So I am finally recovering from jet lag and emotional craziness after spending 4 days in Russia.....although I am still VERY tired. Since we arrived home, it has been non-stop, between setting up Brody's room (some call it "nesting", I call it exhausting), going back to work and just establishing a routine again!
So what in the world did the Cargills actually DO while in Russia besides visiting Brody Marat?
Met with the Russian Ministry Of Education which provided us with our official referral of Marat. I expected a scary "old school" communist lady wearing a uniform and I got an administrator, younger than me, braces and all, wearing a nice sweater. She even (almost) smiled as she spoke to us in Russian and our interpreter translated. "We have this boy available for adoption (as Marat's face appeared on a computer screen) Are you interested?"
Later that afternoon, we met Marat for the first time, and as you know by now, the rest (with him!) is history.
Later that night, we met up with another couple from Virginia, George and Michelle, who ironically enough are adopting a little boy as well through our same adoption agency. What a great time we had, sharing our adventures. Despite our exhaustion from the trip and the day, it was cathartic to share this journey with people going through it too. They will probably be in Russia again in February when we are. We feel very lucky to share our experiences.
Slept in...thank God. Daily 4 pm appt with Marat at the orphanage. One hour with him exactly. On the dot. No going over. That was it. 4-5 pm. Now THAT was Russia for you :)
I have no idea what we did. We had our 4 pm appt with Marat again. That's all I remember. God, what a week!
Day Four, Christmas Day
The day began at 9 am. It was pitch black outside and cold. Our driver picked us up and we headed to the Notary's office. It was time to sign the paperwork. We officially accepted our referral and now it was time to sign documents to generate the court process to adopt Marat.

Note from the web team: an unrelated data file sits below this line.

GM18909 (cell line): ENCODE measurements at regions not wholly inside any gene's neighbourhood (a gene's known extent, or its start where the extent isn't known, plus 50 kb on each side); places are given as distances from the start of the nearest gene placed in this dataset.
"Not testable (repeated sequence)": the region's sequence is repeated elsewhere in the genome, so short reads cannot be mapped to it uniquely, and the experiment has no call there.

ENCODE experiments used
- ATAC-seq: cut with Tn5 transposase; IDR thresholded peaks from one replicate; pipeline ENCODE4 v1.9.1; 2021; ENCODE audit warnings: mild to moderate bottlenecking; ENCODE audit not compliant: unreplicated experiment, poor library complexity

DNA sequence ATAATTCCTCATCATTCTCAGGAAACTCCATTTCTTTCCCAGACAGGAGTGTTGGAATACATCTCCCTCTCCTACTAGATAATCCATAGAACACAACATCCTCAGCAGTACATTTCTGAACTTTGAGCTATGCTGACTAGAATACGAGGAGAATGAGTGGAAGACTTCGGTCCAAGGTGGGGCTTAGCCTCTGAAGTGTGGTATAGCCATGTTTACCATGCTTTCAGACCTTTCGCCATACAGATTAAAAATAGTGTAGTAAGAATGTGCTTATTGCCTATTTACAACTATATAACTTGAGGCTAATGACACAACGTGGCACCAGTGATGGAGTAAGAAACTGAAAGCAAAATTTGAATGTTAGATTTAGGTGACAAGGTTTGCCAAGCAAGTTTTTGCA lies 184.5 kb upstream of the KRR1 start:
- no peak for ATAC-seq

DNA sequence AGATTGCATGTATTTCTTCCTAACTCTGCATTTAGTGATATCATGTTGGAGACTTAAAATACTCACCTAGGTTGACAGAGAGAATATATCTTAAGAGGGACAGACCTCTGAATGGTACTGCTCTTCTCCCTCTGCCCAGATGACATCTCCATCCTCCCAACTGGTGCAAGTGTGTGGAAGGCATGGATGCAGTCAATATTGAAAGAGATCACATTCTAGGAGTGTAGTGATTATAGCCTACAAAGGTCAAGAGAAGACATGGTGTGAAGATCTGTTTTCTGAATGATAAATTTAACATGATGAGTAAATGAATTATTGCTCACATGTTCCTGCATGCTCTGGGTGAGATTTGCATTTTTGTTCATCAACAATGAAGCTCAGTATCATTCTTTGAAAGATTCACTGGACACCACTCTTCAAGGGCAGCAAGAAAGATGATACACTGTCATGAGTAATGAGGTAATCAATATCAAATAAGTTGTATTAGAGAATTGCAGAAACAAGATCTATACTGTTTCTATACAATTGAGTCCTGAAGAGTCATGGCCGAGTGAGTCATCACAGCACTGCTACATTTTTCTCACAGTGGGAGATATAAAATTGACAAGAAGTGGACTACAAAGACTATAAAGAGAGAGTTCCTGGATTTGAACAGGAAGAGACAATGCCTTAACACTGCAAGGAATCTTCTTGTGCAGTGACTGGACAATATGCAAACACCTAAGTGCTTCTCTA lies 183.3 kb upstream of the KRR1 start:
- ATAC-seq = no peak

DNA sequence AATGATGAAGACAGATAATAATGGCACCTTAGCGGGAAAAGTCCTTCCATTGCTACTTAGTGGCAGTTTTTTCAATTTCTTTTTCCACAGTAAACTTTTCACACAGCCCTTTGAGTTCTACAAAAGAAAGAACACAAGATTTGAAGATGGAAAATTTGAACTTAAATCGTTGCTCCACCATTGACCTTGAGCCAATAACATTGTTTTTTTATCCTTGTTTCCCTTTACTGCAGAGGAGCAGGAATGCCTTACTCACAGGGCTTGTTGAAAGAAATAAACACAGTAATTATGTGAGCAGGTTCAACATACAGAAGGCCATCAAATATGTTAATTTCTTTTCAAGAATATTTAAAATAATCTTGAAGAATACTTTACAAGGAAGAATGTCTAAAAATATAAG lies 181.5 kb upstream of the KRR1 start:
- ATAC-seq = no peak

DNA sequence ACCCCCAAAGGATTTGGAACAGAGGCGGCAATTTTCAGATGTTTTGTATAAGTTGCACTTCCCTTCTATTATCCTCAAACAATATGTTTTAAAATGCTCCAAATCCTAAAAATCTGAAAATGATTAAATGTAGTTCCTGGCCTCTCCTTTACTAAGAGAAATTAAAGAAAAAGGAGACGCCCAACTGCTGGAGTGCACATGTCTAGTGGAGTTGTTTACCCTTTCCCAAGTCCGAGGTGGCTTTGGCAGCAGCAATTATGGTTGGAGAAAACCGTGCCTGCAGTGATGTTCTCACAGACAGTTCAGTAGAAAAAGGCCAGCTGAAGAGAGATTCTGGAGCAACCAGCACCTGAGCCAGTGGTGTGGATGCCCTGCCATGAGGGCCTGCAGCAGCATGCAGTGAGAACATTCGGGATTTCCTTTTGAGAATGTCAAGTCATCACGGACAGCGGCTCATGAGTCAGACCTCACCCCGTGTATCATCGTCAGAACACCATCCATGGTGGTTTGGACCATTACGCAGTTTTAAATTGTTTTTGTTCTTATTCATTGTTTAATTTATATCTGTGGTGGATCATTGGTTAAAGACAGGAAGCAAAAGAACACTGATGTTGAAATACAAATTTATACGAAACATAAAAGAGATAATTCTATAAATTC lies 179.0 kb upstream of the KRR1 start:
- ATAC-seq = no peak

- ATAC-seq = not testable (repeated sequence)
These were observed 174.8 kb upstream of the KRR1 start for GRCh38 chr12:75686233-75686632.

Again (because I guess I lived through the Cold War? What was i thinking?!), I expected scary "old school" nasty ladies wearing long dresses and speaking loudly. Nope....not at all. In fact, I felt like I was at "DC37" again (for those of you who don't know, that was when I worked in NYC as a matrimonial attorney for a union/legal services plan) Actually, the notary's office was NICER than DC37. Go figure. Somebody even wished me a happy birthday (one day early)
We left the notary's and went apartment hunting. Again, from having watched WAY too many movies, I expected dingy, small apartments. Uh...well guess what? They are nicer than my condo...
The day continued with visiting Marat at 4 pm. Today, an English speaking pediatrician came and examined him and gave us a clean bill of health. We simply have a very skinny, but overall, healthy little boy. What a Christmas present! This was by far the oddest and happiest Christmas we have ever had.
Finally, we stopped at the European Medical Center on the way back to the hotel because we are required to have a Russian doctor examine us and do blood tests (even though our US doctor has examined us TWICE so far and we have another appt tomorrow) So we all know what I was picturing right? Nurses in big white hats, cement walls with no windows, insane patients screaming in the halls. And guess what? I was right...
Kidding! Again, all of my stereotypes shot to hell. The doctor was great, the nurse was professional and if all medical clinics in Russia run as well as this one did, I would be happy to fly to Russia for all of my future medical care.
So in a nutshell that was our week. And now, we wait.
We wait for the Russian court system to give us a date to go back and officially adopt Marat. Should be in about 6-8 weeks, if all runs smoothly.
So expect radio silence from me for a while. Until then, nothing to do, but "nest" I suppose :)